Monday, 7 January 2013
Time and Relative by Kim Newman
My 2013 Doctor Who reading marathon begins here!
Or it did on New Year's Eve, at any rate, with the Telos novella by Kim Newman that I first read eleven years ago. It was quite a shock to find it was so long ago, this story set in the winter before the events of the first-broadcast Doctor Who story. However, the whole thing has remained vivid in my memory and, as it unfolded anew, I was amazed at how much had stayed with me of this icy and brittle story.
'Time and Relative' comes to us in the voice of the Susan Foreman - or at least through the pages of her teenage diary, kept during the months that she's trying to blend in at Coal Hill School. The Doctor's mysterious granddaughter is a wonderful character, who was very underused on TV. This book plays to many of her strengths - underlining once again her alienness and her keenness to fit in and find a place among her peers in 1963. I like the time and energy Newman puts into creating her a set of friends - John and Gillian and so on - each of them well-drawn in a tight little ensemble cast that comes under some pressure as the cold creeps in and the monsters start to roam through the streets of this transformed and deadly London. This is a London of Wimpy bars and girls with beehives and early Beatles singles. And in the middle of all of this is the quixotic, mostly unseen figure of the Doctor - who is the first to appreciate the monstrous threat mankind is facing (in an enemy curiously similar to that faced in the recent Christmas TV special, it must be said...).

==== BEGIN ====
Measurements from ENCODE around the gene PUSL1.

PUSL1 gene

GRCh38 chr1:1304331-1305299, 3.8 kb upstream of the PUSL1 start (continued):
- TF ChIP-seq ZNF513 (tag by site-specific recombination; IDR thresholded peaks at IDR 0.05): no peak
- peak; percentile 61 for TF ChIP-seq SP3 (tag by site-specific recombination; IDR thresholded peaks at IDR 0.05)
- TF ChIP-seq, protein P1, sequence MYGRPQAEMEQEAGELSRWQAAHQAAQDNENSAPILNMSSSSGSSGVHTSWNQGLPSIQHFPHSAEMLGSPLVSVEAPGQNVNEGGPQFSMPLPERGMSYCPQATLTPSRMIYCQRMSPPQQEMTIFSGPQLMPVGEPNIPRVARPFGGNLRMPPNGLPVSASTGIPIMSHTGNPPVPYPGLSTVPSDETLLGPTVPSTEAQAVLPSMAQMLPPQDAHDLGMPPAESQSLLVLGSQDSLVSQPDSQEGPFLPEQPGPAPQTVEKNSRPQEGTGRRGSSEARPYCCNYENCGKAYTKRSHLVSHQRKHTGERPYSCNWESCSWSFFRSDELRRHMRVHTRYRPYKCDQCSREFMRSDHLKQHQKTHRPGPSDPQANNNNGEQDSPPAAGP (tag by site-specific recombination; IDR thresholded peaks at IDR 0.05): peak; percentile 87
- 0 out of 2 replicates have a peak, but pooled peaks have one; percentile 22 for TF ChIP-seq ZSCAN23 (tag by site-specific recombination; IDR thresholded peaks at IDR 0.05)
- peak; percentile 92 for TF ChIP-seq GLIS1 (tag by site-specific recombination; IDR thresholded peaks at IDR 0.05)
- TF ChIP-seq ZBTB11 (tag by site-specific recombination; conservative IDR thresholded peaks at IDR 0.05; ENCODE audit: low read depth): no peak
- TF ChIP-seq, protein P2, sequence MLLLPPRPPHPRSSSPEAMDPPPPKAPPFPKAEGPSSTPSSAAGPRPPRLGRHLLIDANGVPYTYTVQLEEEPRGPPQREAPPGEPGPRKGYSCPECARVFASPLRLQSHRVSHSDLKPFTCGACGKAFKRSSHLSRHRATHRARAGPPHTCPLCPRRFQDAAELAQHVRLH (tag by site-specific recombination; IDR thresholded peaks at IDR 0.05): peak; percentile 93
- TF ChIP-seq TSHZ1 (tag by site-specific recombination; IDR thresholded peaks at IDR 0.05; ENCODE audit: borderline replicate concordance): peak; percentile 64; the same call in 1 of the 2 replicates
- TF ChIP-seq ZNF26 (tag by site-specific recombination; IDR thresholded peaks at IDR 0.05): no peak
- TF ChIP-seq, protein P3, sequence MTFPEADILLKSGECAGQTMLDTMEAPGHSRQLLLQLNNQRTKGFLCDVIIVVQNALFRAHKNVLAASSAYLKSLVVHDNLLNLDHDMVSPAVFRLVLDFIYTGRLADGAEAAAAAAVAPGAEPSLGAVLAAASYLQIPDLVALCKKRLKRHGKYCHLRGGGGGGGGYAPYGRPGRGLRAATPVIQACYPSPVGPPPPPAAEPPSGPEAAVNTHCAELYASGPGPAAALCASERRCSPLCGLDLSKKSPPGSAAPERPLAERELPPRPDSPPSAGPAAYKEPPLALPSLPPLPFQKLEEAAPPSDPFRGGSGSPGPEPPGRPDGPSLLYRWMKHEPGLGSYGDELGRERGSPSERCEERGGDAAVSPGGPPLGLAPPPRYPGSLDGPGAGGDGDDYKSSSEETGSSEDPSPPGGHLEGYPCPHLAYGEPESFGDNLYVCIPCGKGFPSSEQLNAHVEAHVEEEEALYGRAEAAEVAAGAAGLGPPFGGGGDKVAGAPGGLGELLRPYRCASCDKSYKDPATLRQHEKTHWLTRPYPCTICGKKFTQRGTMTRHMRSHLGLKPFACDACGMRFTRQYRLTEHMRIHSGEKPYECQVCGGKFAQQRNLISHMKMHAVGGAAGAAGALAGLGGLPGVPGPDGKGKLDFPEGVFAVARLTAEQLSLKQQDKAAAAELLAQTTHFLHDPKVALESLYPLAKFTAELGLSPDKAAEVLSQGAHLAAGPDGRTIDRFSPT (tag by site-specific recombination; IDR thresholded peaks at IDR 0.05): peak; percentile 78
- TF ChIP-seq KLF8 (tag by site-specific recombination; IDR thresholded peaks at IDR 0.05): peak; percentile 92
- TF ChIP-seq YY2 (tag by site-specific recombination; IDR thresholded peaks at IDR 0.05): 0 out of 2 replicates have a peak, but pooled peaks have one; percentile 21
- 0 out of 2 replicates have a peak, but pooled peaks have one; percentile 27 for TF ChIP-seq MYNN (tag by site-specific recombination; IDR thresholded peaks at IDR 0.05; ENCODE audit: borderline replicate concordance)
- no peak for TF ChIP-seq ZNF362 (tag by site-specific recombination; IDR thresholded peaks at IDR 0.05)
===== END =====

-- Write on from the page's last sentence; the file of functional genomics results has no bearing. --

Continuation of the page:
What's most interesting about the Doctor here is that he has to be convinced to defend the human race. Why not put the ice monsters and their living Snowmen first? What does he owe humanity, anyway?
It is, of course, Susan, who convinces him to save the day. I love the fact that this whole pivotal scene - in which she makes him see that he must, in fact, intercede and step out of his dispassionate role - hinges upon something as innocuous and daft as a gonk. Completely perfect for the era in which the book is set, the gonk is the thing that makes the Doctor think mankind might be worth trying to save.
Somehow, for me, this gets to the very essence of Doctor Who. A lesser story might have him get rhapsodical about the Sistine Chapel ceiling or quantum physics or other lofty human achievements. Instead we've got an old man in a junk yard - just as the world is about to be subsumed by living ice and snow - having an epiphany about a gonk. It's one of those essential moments of Whoishness when the cosmic clashes with the absurdly banal, and hurray for that.
So - January is dedicated to the first Doctor. He's a character well served by print, I think. The first ever Doctor Who book '...in an exciting adventure with the Daleks' by David Whitaker established him beautifully back in 1964 - as even more mysterious and odd than he was on TV. As a fictional character he's been around the longest of all the Doctors - and writers are still uncovering new angles and depths and missing moments in his relatively short life. I'd like to read some more about him this month, and find out a little more about this irascible old devil.